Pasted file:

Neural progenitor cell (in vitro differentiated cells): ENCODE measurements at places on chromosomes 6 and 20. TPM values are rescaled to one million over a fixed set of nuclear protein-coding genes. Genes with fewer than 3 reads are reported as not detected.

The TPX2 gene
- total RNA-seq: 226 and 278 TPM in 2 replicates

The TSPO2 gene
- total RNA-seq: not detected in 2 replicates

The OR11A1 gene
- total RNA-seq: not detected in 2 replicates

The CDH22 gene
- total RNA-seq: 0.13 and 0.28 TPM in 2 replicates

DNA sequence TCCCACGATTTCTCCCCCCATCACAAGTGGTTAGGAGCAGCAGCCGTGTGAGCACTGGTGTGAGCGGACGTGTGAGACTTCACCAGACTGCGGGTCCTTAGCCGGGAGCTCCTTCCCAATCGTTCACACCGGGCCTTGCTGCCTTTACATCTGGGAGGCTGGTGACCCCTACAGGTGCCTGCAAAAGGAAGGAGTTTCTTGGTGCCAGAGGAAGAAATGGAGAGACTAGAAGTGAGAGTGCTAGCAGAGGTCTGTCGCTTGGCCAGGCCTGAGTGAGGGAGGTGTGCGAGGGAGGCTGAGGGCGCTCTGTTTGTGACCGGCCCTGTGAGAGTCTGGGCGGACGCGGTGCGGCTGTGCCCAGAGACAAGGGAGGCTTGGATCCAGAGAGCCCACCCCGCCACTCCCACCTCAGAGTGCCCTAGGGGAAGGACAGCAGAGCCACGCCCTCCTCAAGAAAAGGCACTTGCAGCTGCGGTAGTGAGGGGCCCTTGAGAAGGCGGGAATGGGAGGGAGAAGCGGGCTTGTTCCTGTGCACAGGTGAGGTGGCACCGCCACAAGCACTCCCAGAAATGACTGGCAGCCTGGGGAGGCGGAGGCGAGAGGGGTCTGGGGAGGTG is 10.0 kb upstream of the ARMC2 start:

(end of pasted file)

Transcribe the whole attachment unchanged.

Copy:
Neural progenitor cell (in vitro differentiated cells): ENCODE measurements at places on chromosomes 6 and 20. TPM values are rescaled to one million over a fixed set of nuclear protein-coding genes. Genes with fewer than 3 reads are reported as not detected.

The TPX2 gene
- total RNA-seq: 226 and 278 TPM in 2 replicates

The TSPO2 gene
- total RNA-seq: not detected in 2 replicates

The OR11A1 gene
- total RNA-seq: not detected in 2 replicates

The CDH22 gene
- total RNA-seq: 0.13 and 0.28 TPM in 2 replicates

DNA sequence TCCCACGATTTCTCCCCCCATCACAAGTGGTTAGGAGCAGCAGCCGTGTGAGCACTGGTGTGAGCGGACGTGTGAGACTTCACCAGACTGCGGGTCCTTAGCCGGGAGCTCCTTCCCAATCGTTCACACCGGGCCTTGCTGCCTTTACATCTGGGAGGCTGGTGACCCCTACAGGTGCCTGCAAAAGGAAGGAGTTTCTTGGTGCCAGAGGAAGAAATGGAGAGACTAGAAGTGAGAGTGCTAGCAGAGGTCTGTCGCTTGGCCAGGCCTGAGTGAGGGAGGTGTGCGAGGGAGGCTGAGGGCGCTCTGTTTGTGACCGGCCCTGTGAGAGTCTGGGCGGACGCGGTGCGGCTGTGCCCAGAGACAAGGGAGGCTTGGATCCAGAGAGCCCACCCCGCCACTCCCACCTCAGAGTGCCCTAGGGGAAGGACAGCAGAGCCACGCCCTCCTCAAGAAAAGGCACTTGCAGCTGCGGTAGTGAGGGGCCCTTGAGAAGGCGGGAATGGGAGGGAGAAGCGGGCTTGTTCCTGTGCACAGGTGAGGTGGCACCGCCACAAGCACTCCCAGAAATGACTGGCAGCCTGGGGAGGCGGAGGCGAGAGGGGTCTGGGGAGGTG is 10.0 kb upstream of the ARMC2 start: